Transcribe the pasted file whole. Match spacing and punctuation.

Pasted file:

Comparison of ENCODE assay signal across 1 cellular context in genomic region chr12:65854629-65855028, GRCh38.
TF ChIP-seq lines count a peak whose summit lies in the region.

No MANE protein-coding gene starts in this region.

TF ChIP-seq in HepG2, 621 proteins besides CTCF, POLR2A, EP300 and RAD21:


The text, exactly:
Comparison of ENCODE assay signal across 1 cellular context in genomic region chr12:65854629-65855028, GRCh38.
TF ChIP-seq lines count a peak whose summit lies in the region.

No MANE protein-coding gene starts in this region.

TF ChIP-seq in HepG2, 621 proteins besides CTCF, POLR2A, EP300 and RAD21: